He briefly left the BBC to become managing director of EMI Television Productions in 1973,[1] but soon returned to the corporation.[6] Davies produced and directed the first series of Fawlty Towers (1975). Casting Prunella Scales as Sybil Fawlty was Davies' idea, as the actress originally sought turned down the part; he is also credited with the idea of having the comedic changes to the lettering on the hotel sign in each episode, as well as the slapstick device of having Basil hit Manuel on the head with a spoon.[1] Davies was producer for all four series of The Good Life (1975–78).[7]

He was the BBC's Head of Comedy from 1977 to 1982, then Head of Light Entertainment, before joining Thames Television in 1985. Thames was then an ITV contractor, for which Davies was head of light entertainment from 1988.[5] During the last role he was cited by the popular press as the man who fired comedian Benny Hill when the company decided not to renew his contract[2] after a connection lasting 20 years. He told Hill's biographer Mark Lewisohn, "It's very dangerous to have a show on ITV that doesn't appeal to women, because they hold the purse strings, in a sense."[5]

Davies subsequently produced No Job for a Lady (1990–1992) and Mr. Bean (1990), before returning to the BBC later in the 1990s.[8] His final work for the BBC was directing the Easter Special of The Vicar of Dibley in 1996.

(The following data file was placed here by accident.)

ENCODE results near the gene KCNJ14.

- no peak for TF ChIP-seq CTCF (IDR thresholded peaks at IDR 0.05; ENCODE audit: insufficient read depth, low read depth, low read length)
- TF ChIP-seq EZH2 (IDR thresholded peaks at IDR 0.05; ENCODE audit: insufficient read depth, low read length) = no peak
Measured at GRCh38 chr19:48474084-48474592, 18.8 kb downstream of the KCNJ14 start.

Death

Davies died from cancer[9] on 22 August 2011 at his home in Blewbury, Oxfordshire.

Filmography

Film

Year Title Role Ref.
1948 Oliver Twist Oliver Twist [2]
1949 The Rocking Horse Winner Paul Grahame [2]
1951 Tom Brown's Schooldays Tom Brown [2]
The Magic Box Maurice Freise-Greene [2]

References

  1. ^ a b c Obituary: John Howard Davies, Daily Telegraph, 23 August 2011
  2. ^ a b c d e f g Sweet, Matthew (24 August 2011). "Obituary: John Howard Davies". The Guardian.
  3. ^ ""JUNIOR ANGEL" AS FILM OLIVER TWIST". The Sunday Herald. Sydney. 30 January 1949. p. 5 Supplement: Magazine Section. Retrieved 7 July 2012 – via National Library of Australia.
  4. ^ "John Howard Davies". The Daily Telegraph. 24 August 2011. pp. 29 (Obituaries).
  5. ^ a b c Gaughan, Gavin (25 August 2011). "Obituary: John Howard Davies". The Independent. London, England: Independent Print Ltd.
  6. ^ a b Oliver, John. "Davies, John Howard (1939–)". BFI.org. Retrieved 27 November 2019.
  7. ^ Webber, Christopher (January 2015). "Davies, John Howard (1939–2011)". Oxford Dictionary of National Biography (online ed.). Oxford University Press. doi:10.1093/ref:odnb/104018. (Subscription or UK public library membership required.)
  8. ^ "Fawlty Towers producer John Howard Davies dies at 72". BBC News. 23 August 2011.
  9. ^ "TV Comedy Producer John Howard Davies Dies At 72", NPR citing the Associated Press, 23 August 2011

Further reading